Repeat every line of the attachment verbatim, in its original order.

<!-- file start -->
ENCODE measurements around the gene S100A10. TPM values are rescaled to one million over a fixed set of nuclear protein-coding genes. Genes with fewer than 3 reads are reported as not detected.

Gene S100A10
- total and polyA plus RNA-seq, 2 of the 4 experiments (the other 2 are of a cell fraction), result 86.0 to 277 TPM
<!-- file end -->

ENCODE measurements around the gene S100A10. TPM values are rescaled to one million over a fixed set of nuclear protein-coding genes. Genes with fewer than 3 reads are reported as not detected.

Gene S100A10
- total and polyA plus RNA-seq, 2 of the 4 experiments (the other 2 are of a cell fraction), result 86.0 to 277 TPM